Is Your Organization Addicted to PowerPoint?

5 Symptoms and 6 Proven Remedies

Do you remember the key ideas from the last PowerPoint presentation you sat through? Probably not. PowerPoint was intended to facilitate the communication of ideas. Ironically, it often does just the opposite. It creates a barrier between us. It causes the presenter to talk at his or her colleagues, rather than with them. The very presence of slides puts meeting participants into zombie mode. At its worst, PowerPoint can contribute to disastrous decisions.

Yet, for all that it has been mocked, PowerPoint is still the dominant tool for communicating within organizations. While it is extremely effective in specific situations, most organizations have developed an unhealthy dependency on it. Is your organization addicted to PowerPoint? Symptoms include:

1. You spend more time lining up the boxes then thinking through the ideas inside of them

2. People reuse a deck developed for one purpose in a completely different context (e.g., “You asked me to share a product update so I thought I’d just run you through the slides from last month’s Sales Summit.”)

3. The number of slides regularly exceeds the minutes allotted to the discussion

4. When asked a question, people are more likely to say, “I have a slide on that” rather than simply answer the question

5. Group wordsmithing is a thing

Sound familiar? If one or more of these statements rings true, chances are PowerPoint is undermining the quality of thinking and dialogue within your organization. Here are some of the implications:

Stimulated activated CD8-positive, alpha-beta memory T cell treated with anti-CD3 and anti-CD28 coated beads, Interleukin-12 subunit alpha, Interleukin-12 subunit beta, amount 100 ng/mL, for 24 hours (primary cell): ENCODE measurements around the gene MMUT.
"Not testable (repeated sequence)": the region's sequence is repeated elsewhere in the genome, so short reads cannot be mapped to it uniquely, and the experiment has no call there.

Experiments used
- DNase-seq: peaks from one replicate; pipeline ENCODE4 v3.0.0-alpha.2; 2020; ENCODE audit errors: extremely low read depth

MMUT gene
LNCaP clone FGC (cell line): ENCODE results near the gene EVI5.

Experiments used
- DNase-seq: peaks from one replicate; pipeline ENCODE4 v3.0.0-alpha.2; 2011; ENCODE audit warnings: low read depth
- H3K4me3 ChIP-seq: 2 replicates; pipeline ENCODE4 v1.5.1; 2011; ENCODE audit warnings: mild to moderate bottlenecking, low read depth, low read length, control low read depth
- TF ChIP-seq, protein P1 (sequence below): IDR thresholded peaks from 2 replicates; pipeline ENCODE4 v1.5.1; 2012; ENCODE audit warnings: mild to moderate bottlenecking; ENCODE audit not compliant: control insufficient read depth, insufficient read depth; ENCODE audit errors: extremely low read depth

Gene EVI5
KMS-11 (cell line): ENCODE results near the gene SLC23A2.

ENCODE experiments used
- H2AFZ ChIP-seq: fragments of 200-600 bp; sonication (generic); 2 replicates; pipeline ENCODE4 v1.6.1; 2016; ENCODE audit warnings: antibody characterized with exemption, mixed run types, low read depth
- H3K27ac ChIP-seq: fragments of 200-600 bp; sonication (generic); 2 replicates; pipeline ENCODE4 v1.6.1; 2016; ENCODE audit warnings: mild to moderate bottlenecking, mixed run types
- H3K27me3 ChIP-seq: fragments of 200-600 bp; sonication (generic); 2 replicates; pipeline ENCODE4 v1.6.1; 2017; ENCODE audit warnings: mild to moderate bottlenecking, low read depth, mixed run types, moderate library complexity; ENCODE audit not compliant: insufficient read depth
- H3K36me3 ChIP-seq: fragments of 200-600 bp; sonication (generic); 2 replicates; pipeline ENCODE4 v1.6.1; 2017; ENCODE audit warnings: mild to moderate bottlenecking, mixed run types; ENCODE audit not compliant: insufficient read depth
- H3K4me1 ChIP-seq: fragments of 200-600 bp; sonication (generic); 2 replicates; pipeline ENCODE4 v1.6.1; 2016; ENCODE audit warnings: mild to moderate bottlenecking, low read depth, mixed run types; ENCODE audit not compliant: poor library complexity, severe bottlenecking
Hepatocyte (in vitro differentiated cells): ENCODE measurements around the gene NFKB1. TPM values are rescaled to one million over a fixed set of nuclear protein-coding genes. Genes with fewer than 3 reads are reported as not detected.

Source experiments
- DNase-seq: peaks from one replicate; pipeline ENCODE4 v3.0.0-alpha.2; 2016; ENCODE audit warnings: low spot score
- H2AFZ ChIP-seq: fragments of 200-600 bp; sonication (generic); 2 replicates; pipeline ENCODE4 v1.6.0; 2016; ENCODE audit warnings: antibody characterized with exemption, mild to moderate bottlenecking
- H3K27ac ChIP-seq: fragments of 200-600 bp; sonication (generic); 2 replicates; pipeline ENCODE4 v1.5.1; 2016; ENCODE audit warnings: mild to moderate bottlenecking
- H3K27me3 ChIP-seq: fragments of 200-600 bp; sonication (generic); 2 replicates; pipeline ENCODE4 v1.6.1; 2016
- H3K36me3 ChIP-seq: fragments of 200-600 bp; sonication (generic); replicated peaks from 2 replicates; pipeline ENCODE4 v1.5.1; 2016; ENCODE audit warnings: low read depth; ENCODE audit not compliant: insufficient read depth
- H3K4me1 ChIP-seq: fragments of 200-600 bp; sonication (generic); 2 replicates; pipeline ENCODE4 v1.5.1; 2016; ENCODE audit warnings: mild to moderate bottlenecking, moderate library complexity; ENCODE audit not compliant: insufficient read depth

• Relying on form more than content leads to superficial thinking and the “selling” of ideas, rather than critical thinking and exploration
  • Bulleted lists don’t show inter-relationships or the relative importance of ideas
  • The inherent linearity of a presentation inhibits the natural flow of conversation and stifles active engagement (Consider how often you’ve asked a question only to be told “that’s coming up in a few slides.”)
  • Visuals often don’t represent complex information accurately and can take more time to create than they are worth (Perhaps the most famous example is the slide depicting a US military strategy, on which General McChrystal commented, “When we understand that slide, we’ll have won the war.”
  • Participants get distracted by the way information is presented, rather than focusing on the information itself
  • Slide preparation takes away from valuable thinking and reflecting time

More importantly, people are wired to absorb and retain information when it is shared through narrative. Most PowerPoint presentations block the very narrative they are intended to bolster, thus slowing progress and undermining our collective wisdom.

Happily, there are some simple remedies. Next time you’re preparing for a meeting or need to engage with a group, first think about the purpose and the content, then choose from these cures:

  1. For nuanced or complex content like a business case or decision recommendation, ditch the PowerPoint and use a word processing application instead. The narrative format forces deeper thinking by the writer and is the most effective and efficient way for the reader to get up to speed
  2. When you’re doing group ideation or planning, turn off the projector and hand out the post-its. If the meeting is virtual, consider mind mapping software
  3. To mobilize a group around a big idea, tell a great story
  4. To exchange relatively simple information such as project status, have a conversation and / or use a project website where anyone can access the information anytime
  5. If you’re problem solving, start with a well-defined problem statement and supporting root cause analysis, then gather the subject matter experts around the whiteboard to get solutions flowing
  6. Put meeting agendas and background information directly into the meeting invite

Amazon, LinkedIn, and the US Military have banned PowerPoint from meetings. Is it time for your organization to break the dependency as well?

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